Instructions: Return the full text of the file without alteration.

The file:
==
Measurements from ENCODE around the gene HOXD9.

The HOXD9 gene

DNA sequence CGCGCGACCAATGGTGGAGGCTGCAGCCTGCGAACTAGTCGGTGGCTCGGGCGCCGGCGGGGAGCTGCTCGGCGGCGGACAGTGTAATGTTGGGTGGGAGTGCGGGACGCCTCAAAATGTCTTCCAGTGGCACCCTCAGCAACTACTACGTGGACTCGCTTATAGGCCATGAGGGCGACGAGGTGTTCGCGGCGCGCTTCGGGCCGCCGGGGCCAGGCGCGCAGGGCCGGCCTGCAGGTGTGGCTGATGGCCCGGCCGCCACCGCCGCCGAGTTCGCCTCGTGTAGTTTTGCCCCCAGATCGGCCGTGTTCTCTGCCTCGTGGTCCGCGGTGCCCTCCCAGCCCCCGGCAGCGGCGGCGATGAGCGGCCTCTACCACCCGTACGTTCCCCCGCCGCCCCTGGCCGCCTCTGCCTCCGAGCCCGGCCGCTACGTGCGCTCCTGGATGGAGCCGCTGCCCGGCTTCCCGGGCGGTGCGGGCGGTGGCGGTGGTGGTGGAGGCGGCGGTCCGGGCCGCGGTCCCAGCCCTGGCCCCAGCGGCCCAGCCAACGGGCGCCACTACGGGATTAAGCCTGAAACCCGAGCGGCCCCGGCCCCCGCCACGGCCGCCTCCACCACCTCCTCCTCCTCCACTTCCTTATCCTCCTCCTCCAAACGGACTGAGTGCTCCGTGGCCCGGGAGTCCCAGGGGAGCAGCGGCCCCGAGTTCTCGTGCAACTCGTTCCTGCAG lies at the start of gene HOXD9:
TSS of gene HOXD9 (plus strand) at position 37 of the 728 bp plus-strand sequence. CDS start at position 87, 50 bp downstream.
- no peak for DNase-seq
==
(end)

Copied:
Measurements from ENCODE around the gene HOXD9.

The HOXD9 gene

DNA sequence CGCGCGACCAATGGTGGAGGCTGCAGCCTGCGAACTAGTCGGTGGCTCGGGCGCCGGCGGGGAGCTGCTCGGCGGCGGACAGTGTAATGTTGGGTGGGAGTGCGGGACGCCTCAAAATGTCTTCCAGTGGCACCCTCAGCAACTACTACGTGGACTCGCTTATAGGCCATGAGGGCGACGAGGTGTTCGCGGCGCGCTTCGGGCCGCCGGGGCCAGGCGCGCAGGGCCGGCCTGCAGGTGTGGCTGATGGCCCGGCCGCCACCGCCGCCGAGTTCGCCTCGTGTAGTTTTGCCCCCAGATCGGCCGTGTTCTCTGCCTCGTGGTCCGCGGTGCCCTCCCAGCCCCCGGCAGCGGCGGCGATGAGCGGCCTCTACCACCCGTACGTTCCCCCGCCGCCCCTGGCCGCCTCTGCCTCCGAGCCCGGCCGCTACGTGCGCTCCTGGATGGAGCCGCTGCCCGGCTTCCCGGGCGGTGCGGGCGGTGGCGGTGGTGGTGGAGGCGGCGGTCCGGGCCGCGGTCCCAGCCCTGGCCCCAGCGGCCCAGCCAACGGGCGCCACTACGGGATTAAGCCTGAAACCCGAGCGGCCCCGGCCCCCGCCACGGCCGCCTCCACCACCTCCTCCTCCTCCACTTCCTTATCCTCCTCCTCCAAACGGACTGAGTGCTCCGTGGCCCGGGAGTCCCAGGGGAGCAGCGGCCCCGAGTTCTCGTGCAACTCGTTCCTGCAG lies at the start of gene HOXD9:
TSS of gene HOXD9 (plus strand) at position 37 of the 728 bp plus-strand sequence. CDS start at position 87, 50 bp downstream.
- no peak for DNase-seq